Lou

Bed bugs also crawl and get into places on their own. A problem in multifamily housing, for example. Regarding tarsal claws, there is also the fossula spongiosa on distal tibial surface. Many reduviids, for example, have highly modified one; not all cimicids possess the structure. See movies on YouTube under lougentpix site and see how engorged males climb up glass.

Anonymous

‘The Bed Bug Survival Guide’ has probably the best advice on how to avoid bed bugs and get rid of them.

Anonymous

what can i do if there is a 2 month old baby in the house?

Anonymous

Great article! It was supposed to be about how to control bed bugs; yet, it articulates all the methods that don't work opposed to what does work. Just Great! Keep up the great work.

Anonymous

In communicating with the non-specialist public, please avoid such jargon as "vectors." I assume you mean "transporters." If bedbugs find the diatom powders you mention to be repulsive because of their dehydrating effect, perhaps an inexpensive low-tech alternative might be the menthol body and foot powders sold in dollar stores. If an abrasive effect is the missing key to penetrating the insect's protective wax layer, use some ingenuity.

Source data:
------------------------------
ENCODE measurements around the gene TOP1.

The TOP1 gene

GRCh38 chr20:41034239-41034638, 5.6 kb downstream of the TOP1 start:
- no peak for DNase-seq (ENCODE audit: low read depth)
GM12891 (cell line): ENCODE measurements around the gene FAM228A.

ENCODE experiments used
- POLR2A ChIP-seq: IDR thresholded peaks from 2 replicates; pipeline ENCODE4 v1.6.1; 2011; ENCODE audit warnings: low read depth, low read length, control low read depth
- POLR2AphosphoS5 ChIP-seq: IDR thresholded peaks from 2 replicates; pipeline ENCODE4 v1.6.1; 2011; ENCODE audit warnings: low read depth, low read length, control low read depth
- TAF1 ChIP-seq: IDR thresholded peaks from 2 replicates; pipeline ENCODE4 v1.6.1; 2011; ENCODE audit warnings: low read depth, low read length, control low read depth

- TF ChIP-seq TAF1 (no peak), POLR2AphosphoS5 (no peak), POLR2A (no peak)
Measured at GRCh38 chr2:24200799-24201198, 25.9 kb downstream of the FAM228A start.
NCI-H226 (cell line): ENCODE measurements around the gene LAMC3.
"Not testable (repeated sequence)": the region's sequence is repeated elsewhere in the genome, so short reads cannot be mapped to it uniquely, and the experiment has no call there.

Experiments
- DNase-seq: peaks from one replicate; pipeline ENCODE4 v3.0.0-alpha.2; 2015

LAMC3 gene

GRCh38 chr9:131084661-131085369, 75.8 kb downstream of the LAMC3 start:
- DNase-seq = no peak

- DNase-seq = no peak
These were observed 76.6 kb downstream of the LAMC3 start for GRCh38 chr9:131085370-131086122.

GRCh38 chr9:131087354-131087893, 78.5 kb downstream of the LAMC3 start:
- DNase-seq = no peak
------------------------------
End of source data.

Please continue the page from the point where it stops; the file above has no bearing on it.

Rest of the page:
Anonymous

why do people not air their beds with the covers thrown off.
why do they not put the bedding on the washing line or
over the balcony like they do abroad. Open the windows
air the mattress. I wonder if this would make a difference.

num

we found that buying a small steam cleaning machine, now much more widely available for the domestic market , and steaming with some pressure all the possible hiding places,then sealing and closing as many possible hiding places as possible with silicone,or acrylic sealer and at the same time using bug spray, but not in ridiculous quantities about every few weeks on a mission really helped the problem... eliminating the hiding places, cracks between wooden beds ,the joints where wood meets wood and regular steam cleaning is the key. sealing between floor boards, or where the skirting board meets the floor,. check behind light fixtures and plug sockets on the wall (obviously dont steam these areas).. things like that they love dark cracks even 1 mm is enough ,seal up everything.. its a mission but works.. i think that steam , its like 100ºc, more or less, helps kill the eggs... if you see litte black spots like the size of these ....... ..... ..... this is the faeces a good clue that they have a hiding place near by... good luck be vigalent.. dont let your guard down and you can sort it out... can't ever say 100 % i think but you can get close and thats enough.. dont give tham places to hide num

Robert Mierisch

STEAM, STEAM and STEAM. A small device the size of a steam iron will kill bed bugs in crevices of mattresses and skirting board areas. Live steam kills them in less than one second. Follow up with Diatomaceous earth seems a good idea.